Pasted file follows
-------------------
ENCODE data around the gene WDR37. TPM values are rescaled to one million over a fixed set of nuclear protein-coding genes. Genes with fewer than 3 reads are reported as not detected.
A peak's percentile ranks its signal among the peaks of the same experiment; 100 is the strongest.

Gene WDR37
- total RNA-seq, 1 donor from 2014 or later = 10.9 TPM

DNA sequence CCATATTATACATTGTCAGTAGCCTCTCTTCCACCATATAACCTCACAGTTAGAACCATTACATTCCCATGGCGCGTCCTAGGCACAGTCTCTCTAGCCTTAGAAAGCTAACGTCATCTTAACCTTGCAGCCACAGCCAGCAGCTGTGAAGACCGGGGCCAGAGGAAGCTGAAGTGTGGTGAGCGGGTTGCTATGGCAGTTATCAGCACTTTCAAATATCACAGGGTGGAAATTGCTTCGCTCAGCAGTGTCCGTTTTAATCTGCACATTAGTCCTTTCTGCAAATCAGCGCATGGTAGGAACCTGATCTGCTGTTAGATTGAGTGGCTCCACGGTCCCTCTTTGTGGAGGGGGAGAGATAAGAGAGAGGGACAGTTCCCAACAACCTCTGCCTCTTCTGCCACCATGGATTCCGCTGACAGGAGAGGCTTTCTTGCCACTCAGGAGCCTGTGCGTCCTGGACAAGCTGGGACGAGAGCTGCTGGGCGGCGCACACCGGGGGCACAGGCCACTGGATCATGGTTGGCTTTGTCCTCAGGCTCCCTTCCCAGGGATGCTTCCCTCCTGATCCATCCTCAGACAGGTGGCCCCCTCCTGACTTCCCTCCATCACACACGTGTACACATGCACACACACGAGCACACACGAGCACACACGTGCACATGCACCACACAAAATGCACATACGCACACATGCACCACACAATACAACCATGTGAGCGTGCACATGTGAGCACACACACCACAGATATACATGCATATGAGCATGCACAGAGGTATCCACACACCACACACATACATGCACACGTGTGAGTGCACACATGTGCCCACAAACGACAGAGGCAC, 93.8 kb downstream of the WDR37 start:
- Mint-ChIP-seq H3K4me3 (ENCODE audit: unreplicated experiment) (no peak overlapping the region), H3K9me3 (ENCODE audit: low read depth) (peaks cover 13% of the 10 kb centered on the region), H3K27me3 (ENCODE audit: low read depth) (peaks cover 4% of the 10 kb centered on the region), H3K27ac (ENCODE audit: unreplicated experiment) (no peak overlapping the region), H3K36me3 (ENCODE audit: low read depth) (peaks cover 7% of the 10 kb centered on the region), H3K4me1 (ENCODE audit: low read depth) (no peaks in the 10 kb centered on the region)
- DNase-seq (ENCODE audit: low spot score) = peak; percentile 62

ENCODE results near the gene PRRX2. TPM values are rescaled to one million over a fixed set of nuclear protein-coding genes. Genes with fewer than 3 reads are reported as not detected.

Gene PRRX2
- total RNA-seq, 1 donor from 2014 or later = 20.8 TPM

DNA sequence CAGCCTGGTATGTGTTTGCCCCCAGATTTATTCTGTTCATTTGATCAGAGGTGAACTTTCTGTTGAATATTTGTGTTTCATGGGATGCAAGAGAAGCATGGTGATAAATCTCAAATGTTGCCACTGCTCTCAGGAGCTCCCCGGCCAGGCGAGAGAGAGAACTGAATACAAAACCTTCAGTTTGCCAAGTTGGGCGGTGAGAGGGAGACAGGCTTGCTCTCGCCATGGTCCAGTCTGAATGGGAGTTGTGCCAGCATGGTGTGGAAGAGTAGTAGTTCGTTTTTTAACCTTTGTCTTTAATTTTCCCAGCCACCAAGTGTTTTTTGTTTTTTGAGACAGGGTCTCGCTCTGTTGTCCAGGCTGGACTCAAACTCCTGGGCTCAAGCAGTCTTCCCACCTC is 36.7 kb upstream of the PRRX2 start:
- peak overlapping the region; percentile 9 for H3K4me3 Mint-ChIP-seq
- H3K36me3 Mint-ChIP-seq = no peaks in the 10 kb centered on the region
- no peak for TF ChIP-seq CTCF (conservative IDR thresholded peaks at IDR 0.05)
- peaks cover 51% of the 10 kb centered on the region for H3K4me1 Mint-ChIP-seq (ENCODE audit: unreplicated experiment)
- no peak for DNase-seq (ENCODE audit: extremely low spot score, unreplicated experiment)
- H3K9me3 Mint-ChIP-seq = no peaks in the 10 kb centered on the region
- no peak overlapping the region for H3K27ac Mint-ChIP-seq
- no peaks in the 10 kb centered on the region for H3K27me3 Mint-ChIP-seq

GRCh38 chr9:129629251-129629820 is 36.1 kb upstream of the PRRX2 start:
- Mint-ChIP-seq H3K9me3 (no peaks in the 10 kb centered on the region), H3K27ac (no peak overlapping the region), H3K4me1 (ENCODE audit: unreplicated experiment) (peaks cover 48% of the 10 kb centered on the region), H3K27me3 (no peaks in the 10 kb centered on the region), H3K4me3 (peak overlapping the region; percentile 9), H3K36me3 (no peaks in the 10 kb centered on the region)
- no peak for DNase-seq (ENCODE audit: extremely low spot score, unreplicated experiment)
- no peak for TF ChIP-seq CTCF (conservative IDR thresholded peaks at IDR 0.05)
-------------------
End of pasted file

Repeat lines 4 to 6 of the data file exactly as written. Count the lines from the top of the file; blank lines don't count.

- total RNA-seq, 1 donor from 2014 or later = 10.9 TPM

DNA sequence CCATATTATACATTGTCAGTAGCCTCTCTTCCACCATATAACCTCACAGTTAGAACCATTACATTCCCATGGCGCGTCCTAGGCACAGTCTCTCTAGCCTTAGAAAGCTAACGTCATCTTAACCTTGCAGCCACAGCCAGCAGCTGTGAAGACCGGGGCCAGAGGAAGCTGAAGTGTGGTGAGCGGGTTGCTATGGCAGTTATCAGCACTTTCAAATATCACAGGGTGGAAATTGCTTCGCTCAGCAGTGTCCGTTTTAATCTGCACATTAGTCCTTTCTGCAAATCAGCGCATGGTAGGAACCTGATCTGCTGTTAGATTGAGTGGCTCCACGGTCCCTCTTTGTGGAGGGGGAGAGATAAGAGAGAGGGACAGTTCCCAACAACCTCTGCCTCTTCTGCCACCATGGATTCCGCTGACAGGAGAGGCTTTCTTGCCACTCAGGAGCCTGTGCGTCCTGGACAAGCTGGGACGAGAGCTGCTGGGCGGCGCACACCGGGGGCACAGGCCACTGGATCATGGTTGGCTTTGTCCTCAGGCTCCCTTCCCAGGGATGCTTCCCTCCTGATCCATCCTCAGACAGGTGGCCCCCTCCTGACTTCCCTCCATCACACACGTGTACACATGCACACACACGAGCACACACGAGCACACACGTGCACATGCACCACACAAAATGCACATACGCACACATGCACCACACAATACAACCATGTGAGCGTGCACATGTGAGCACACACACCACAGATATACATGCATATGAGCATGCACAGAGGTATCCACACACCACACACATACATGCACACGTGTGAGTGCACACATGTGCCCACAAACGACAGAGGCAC, 93.8 kb downstream of the WDR37 start:
- Mint-ChIP-seq H3K4me3 (ENCODE audit: unreplicated experiment) (no peak overlapping the region), H3K9me3 (ENCODE audit: low read depth) (peaks cover 13% of the 10 kb centered on the region), H3K27me3 (ENCODE audit: low read depth) (peaks cover 4% of the 10 kb centered on the region), H3K27ac (ENCODE audit: unreplicated experiment) (no peak overlapping the region), H3K36me3 (ENCODE audit: low read depth) (peaks cover 7% of the 10 kb centered on the region), H3K4me1 (ENCODE audit: low read depth) (no peaks in the 10 kb centered on the region)